Keywords: Race; Intersectionality; Feminist Theory; Agency; Muslim Veiling.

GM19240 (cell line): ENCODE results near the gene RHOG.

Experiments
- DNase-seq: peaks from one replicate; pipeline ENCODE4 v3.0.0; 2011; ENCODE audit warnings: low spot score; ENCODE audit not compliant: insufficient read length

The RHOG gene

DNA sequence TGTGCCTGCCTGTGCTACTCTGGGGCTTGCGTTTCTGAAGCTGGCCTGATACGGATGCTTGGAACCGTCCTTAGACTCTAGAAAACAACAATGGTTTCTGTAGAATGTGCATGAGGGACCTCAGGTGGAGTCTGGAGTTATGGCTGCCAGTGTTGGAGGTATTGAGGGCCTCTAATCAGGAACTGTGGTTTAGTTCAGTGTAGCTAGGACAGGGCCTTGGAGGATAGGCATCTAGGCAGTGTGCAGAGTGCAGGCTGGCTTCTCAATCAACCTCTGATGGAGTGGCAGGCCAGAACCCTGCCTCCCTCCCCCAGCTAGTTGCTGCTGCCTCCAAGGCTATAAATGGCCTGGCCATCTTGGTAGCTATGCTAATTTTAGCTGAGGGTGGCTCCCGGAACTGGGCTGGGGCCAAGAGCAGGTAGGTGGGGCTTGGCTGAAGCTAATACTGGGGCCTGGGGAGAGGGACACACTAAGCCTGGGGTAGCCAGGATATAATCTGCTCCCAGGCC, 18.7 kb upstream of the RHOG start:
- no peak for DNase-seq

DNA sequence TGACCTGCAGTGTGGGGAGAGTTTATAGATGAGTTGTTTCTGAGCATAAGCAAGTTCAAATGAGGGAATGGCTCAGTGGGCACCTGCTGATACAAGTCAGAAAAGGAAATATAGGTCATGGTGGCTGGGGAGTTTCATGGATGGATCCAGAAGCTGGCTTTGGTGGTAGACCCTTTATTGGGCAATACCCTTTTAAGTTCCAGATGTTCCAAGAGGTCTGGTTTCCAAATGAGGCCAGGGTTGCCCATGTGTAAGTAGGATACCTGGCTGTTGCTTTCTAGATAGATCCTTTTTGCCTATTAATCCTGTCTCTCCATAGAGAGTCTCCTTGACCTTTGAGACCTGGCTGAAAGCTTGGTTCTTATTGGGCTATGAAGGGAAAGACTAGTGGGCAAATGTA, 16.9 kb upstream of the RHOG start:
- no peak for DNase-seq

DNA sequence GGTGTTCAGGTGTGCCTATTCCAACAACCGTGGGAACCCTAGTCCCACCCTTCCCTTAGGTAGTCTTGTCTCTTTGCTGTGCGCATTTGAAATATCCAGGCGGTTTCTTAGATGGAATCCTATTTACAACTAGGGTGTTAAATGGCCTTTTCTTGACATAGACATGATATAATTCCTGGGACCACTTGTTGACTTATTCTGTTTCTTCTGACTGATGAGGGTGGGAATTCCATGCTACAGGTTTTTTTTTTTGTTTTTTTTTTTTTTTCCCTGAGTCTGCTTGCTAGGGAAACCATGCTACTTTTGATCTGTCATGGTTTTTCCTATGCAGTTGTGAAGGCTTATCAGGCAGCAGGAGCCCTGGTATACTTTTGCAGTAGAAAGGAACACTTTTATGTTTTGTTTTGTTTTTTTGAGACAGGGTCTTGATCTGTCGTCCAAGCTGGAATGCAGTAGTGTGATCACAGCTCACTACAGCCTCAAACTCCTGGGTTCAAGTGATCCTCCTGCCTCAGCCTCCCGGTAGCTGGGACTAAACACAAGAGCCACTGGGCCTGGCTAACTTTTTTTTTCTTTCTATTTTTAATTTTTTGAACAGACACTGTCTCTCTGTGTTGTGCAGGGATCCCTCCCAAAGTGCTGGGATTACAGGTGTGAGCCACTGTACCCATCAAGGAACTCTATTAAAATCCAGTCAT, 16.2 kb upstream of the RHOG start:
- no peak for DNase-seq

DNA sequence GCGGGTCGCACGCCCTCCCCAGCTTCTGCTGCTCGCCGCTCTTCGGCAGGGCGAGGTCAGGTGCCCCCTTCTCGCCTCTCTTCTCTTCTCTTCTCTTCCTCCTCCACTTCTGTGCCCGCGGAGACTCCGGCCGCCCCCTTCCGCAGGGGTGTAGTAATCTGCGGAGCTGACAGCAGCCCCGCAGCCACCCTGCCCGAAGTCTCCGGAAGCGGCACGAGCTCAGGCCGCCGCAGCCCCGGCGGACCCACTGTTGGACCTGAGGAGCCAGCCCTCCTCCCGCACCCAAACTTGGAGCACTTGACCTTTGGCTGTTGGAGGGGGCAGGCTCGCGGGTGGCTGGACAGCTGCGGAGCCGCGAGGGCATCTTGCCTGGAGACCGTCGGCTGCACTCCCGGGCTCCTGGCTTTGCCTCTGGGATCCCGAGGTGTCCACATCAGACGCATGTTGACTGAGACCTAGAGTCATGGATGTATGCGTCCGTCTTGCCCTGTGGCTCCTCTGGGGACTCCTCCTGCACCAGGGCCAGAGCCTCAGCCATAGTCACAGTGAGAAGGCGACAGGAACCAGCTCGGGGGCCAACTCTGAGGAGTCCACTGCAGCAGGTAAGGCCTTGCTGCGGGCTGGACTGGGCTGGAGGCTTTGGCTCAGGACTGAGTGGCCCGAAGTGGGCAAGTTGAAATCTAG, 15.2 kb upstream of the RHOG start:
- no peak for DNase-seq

Feminist intersectional theory was first developed to explain the distinctive forms of subjectivity and oppression created by the intersection of race and gender - especially the experience of Black women in the United States. Recently some scholars have reached for this theory to illuminate the experiences of racialized women who are members of religious minorities in secular states. Intersectionality's move into debates religion, however, brings to the surface longstanding disagreements about the nature, scope, and preconditions for women's agency - especially in contexts of subordination or oppression. I reflect on these tensions in discussing why and how feminist intersectional theory may be helpful for thinking about the politics of Islamic veiling in liberal democratic societies.